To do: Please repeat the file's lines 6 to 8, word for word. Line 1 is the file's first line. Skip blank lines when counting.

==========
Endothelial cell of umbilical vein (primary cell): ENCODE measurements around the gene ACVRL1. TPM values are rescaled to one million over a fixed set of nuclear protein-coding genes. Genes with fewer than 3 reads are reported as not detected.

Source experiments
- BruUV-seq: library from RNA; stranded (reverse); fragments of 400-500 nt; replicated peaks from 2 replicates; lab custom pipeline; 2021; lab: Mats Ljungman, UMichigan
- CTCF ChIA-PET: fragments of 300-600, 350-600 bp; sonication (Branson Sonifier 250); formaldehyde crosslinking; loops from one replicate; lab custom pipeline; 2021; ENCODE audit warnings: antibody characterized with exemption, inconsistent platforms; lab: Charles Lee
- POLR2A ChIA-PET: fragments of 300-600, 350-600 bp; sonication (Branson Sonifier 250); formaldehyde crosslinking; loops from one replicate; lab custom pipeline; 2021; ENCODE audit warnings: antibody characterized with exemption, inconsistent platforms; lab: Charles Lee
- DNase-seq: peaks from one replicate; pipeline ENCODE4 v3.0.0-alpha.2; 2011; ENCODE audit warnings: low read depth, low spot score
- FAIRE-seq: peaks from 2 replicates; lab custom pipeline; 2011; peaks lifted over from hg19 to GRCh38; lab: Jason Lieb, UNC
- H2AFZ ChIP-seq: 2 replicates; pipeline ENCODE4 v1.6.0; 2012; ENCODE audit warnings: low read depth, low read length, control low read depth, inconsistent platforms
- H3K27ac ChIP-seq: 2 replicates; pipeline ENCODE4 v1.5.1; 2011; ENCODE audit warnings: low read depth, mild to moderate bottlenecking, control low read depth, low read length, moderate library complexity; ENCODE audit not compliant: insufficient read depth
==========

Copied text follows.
- DNase-seq: peaks from one replicate; pipeline ENCODE4 v3.0.0-alpha.2; 2011; ENCODE audit warnings: low read depth, low spot score
- FAIRE-seq: peaks from 2 replicates; lab custom pipeline; 2011; peaks lifted over from hg19 to GRCh38; lab: Jason Lieb, UNC
- H2AFZ ChIP-seq: 2 replicates; pipeline ENCODE4 v1.6.0; 2012; ENCODE audit warnings: low read depth, low read length, control low read depth, inconsistent platforms